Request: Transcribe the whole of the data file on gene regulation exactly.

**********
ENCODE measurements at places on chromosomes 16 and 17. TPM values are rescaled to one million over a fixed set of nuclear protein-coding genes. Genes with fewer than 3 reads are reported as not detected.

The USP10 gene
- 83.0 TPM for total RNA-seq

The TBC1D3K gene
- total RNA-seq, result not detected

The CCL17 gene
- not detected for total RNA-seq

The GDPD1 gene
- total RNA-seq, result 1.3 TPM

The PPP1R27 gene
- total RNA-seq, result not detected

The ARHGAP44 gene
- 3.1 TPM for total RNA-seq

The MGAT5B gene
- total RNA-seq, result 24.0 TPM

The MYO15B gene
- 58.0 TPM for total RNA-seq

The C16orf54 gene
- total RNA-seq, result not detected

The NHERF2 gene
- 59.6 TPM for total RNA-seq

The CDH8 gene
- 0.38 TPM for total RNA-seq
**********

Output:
ENCODE measurements at places on chromosomes 16 and 17. TPM values are rescaled to one million over a fixed set of nuclear protein-coding genes. Genes with fewer than 3 reads are reported as not detected.

The USP10 gene
- 83.0 TPM for total RNA-seq

The TBC1D3K gene
- total RNA-seq, result not detected

The CCL17 gene
- not detected for total RNA-seq

The GDPD1 gene
- total RNA-seq, result 1.3 TPM

The PPP1R27 gene
- total RNA-seq, result not detected

The ARHGAP44 gene
- 3.1 TPM for total RNA-seq

The MGAT5B gene
- total RNA-seq, result 24.0 TPM

The MYO15B gene
- 58.0 TPM for total RNA-seq

The C16orf54 gene
- total RNA-seq, result not detected

The NHERF2 gene
- 59.6 TPM for total RNA-seq

The CDH8 gene
- 0.38 TPM for total RNA-seq